The occurrence of Giardia lamblia cysts and Cryptosporidium parvum oocysts was determined from source and treated drinking water supplies at selected water treatment facilities in Eastern Kentucky. Giardia and Cryptosporidium are two human protozoan parasites often found in water supplies due to fecal contamination. Characteristic cysts and oocysts were identified from large volume water samples, typically 100 gallons for raw samples and 1,000 gallons for finished water, using an indirect fluorescent antibody specific for Giardia and Cryptosporidium. Source water from four different water treatment facilities utilizing a reservoir, river, and two creeks were assayed. All sites exhibited Giardia lamblia cysts while Cryptosporidium parvum oocysts were detected at all sites except those collected from the reservoir for a 100% and 75% occurrence rate for these two protozoans, respectively. Samples from two of the four (50%) water treatment facilities surveyed yielded Cryptosporidium oocysts in finished water whereas no Giardia cysts were detected utilizing this method.
Water quality indicators, including pH, turbidity, and fecal coliform bacteria levels were taken on all raw water samples in an effort to predict Giardia and Cryptosporidium contamination in water sources. Statistical analysis of specified indicators determined that neither pH, turbidity, nor fecal coliform bacteria exhibited significant correlations with detected cysts or oocyst levels.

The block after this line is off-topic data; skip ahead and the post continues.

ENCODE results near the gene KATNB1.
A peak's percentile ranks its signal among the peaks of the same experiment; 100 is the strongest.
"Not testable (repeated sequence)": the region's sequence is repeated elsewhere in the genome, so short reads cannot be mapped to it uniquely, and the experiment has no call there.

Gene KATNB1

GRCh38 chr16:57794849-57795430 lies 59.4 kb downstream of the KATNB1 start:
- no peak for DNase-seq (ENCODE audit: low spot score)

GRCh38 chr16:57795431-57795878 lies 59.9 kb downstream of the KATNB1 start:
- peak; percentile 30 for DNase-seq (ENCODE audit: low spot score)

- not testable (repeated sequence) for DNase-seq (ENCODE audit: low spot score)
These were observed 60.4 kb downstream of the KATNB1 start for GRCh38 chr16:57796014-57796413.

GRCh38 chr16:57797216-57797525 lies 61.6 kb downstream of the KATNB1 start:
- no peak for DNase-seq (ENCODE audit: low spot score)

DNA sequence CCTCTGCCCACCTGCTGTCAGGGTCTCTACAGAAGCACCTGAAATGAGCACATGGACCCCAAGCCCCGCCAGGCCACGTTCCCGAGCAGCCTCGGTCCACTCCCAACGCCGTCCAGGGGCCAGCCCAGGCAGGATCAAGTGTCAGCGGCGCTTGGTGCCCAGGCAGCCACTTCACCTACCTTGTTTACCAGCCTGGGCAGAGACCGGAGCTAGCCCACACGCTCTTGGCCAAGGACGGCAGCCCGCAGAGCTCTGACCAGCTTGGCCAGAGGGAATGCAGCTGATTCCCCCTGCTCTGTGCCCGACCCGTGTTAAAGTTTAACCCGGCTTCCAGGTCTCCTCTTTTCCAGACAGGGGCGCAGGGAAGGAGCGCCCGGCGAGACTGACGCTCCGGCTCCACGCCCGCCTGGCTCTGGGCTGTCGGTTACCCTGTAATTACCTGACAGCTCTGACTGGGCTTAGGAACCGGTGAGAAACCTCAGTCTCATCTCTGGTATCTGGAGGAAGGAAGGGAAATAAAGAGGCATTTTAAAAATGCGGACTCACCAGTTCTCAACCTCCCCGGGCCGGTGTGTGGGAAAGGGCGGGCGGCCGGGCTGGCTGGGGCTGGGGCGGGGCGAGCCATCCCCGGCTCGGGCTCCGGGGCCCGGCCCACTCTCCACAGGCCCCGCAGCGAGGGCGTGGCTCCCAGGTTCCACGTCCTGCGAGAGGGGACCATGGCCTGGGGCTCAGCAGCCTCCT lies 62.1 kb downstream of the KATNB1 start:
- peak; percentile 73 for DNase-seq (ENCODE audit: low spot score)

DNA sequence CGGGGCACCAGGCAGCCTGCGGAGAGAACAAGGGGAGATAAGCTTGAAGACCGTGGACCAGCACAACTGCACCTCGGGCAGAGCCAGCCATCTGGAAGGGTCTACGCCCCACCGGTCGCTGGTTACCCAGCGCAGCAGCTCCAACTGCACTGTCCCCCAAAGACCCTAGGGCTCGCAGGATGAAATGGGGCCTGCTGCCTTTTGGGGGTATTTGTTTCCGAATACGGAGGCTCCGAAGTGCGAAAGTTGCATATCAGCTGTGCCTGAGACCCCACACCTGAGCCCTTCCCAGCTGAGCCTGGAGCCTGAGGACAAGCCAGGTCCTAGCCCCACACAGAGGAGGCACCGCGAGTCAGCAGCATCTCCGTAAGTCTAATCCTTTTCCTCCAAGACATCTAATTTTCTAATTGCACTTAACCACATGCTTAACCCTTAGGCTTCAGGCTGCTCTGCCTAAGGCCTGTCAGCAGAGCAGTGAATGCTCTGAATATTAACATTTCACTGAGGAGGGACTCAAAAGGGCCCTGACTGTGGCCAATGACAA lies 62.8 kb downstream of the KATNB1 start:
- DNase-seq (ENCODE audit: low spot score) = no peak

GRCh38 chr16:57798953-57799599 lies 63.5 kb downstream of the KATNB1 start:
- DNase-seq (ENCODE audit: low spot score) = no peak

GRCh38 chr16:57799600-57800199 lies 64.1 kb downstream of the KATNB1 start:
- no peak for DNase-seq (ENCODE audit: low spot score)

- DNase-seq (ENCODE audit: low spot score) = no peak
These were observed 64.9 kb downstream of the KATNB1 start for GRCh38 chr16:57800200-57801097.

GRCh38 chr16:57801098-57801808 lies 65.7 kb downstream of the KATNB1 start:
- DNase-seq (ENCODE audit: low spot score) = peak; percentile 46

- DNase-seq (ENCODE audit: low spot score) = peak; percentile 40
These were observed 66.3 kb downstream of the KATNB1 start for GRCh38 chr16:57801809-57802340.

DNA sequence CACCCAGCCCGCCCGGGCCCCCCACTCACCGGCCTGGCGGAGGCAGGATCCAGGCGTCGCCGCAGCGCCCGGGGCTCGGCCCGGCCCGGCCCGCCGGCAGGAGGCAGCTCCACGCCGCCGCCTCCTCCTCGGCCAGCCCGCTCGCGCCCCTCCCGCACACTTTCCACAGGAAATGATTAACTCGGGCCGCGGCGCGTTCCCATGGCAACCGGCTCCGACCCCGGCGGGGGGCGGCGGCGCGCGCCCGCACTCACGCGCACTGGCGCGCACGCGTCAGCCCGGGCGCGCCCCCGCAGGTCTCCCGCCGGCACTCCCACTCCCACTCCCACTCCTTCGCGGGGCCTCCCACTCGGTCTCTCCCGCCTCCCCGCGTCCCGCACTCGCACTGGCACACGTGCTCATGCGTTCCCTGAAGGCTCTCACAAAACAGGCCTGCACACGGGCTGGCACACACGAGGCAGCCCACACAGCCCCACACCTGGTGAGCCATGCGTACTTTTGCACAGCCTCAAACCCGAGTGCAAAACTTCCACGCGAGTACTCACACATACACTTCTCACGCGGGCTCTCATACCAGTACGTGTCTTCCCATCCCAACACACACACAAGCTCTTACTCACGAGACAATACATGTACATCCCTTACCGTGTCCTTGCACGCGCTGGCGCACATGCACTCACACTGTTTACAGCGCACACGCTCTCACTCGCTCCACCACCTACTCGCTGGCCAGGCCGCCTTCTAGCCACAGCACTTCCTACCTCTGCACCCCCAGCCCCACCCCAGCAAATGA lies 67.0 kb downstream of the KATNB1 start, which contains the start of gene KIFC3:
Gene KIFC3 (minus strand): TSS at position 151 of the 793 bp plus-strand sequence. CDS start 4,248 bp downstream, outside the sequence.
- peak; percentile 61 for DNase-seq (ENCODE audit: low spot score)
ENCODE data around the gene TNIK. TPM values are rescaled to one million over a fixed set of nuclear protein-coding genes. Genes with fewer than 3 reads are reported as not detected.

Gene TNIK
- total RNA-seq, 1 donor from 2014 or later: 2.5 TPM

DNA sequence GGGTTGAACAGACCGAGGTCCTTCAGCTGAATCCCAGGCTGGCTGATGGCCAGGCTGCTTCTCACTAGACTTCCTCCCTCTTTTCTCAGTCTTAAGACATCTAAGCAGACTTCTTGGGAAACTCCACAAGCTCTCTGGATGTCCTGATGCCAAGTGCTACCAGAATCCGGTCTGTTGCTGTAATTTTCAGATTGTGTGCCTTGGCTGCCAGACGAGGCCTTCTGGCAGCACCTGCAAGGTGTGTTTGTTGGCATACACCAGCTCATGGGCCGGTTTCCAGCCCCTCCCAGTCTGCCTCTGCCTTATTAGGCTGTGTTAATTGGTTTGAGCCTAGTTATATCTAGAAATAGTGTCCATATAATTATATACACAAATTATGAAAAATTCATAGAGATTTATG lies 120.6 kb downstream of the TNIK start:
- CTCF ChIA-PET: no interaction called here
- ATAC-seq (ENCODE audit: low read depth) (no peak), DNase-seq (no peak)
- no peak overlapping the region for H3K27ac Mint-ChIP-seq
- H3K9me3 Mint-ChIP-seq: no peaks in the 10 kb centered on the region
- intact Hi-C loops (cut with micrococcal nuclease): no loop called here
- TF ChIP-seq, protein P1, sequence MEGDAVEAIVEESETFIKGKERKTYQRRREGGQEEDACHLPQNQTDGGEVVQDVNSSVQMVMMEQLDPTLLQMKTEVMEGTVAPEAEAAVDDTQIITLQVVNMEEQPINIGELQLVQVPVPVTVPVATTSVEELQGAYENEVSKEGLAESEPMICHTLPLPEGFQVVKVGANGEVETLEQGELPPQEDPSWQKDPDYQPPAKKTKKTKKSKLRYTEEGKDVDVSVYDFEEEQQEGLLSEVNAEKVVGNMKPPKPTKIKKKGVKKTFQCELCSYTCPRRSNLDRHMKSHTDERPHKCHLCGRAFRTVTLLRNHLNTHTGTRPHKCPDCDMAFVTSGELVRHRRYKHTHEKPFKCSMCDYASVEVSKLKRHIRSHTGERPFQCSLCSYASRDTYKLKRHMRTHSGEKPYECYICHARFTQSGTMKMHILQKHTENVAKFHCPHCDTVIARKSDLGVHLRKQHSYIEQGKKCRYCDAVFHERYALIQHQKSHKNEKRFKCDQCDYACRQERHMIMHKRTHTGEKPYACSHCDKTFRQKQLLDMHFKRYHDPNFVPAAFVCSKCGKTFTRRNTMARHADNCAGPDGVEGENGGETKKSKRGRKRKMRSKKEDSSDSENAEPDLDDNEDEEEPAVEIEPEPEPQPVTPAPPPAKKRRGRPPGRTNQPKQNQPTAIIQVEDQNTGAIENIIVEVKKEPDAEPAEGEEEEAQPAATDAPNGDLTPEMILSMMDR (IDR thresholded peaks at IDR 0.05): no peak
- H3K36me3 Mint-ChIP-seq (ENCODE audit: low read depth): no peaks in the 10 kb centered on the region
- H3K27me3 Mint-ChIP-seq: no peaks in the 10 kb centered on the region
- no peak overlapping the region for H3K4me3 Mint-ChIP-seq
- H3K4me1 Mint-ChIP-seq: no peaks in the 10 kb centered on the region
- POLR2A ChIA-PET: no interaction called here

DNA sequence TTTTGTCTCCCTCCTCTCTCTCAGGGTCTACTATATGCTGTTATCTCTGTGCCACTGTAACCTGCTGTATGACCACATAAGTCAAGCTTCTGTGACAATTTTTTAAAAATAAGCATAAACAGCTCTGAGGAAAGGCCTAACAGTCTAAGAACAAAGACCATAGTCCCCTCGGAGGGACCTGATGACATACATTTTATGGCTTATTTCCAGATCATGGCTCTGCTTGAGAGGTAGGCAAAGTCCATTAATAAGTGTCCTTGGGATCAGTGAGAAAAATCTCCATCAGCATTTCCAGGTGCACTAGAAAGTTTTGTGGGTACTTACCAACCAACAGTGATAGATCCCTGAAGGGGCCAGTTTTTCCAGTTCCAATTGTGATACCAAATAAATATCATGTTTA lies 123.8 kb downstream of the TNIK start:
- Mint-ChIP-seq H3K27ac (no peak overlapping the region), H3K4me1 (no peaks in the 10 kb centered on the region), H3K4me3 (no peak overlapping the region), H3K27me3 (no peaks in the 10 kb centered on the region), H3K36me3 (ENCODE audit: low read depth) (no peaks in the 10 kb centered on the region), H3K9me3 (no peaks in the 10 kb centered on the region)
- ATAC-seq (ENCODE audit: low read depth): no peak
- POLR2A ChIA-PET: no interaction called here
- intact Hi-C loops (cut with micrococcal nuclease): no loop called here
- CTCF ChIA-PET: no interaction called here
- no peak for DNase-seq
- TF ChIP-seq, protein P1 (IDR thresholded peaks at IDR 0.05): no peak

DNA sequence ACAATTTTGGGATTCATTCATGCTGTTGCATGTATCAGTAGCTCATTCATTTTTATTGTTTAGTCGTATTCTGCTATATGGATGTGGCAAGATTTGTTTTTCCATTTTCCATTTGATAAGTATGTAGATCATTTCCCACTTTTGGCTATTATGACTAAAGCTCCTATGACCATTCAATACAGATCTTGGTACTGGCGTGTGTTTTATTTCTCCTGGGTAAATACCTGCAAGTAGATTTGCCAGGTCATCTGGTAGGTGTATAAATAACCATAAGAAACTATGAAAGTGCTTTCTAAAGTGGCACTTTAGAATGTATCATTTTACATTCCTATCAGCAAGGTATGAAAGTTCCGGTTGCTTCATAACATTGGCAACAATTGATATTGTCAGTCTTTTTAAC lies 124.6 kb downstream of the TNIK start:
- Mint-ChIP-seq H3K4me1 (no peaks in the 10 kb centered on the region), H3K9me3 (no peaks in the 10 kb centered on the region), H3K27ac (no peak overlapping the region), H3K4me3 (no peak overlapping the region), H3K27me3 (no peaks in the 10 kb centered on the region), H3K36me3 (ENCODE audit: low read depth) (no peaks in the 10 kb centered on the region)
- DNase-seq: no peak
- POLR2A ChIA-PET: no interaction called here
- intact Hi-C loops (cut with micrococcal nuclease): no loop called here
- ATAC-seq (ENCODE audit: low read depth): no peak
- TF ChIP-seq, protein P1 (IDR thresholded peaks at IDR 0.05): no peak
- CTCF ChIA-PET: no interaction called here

The treatment train of each water treatment facility was surveyed to determine if Giardia and Cryptosporidium levels were influenced by physical/chemical parameters. Of the three filtration methods utilized: 1)direct; 2) slow sand; and 3) rapid sand filtration, none were shown to be significantly different from each other in affecting protozoa levels. Disinfection and purification of raw water sources varied at each facility surveyed. An analysis of chemical additions and chlorine contact times also proved to be insignificant in their affects on detected Giardia cysts and Cryptosporidium oocysts levels. No oocysts were detected in treated water in plants using a polymer (cat-floc-tl) as a coagulant; however, those that utilized alum as a coagulant, Cryptosporidium oocysts were detected in their finished water.
Giardia lamblia cysts and Cryptosporidium parvum oocysts were demonstrated to be present in source water utilized by four water treatment plants in Eastern Kentucky. Of the standard water quality indicators often utilized for raw water sources, none were shown to be reliable indicators in alerting water treatment facilities of possible Giardia or Cryptosporidium contamination. Nonetheless, Cryptosporidium oocysts were detected in two of four treated drinking water supplies. This study has demonstrated that current filtering and disinfection techniques need to be improved, along with best management practices in the watersheds, to deminish the threat of infection by Giardia lamblia and Cryptosporidium parvum by drinking treated water, especially in immunosuppressed individuals.
Digital Object Identifier (DOI)
Sexton, Lisa Martin, "A Survey of Source and Finished Water Supplies for Giardia Cysts and Cryptosporidium Oocysts" (1994). KWRRI Research Reports. 15.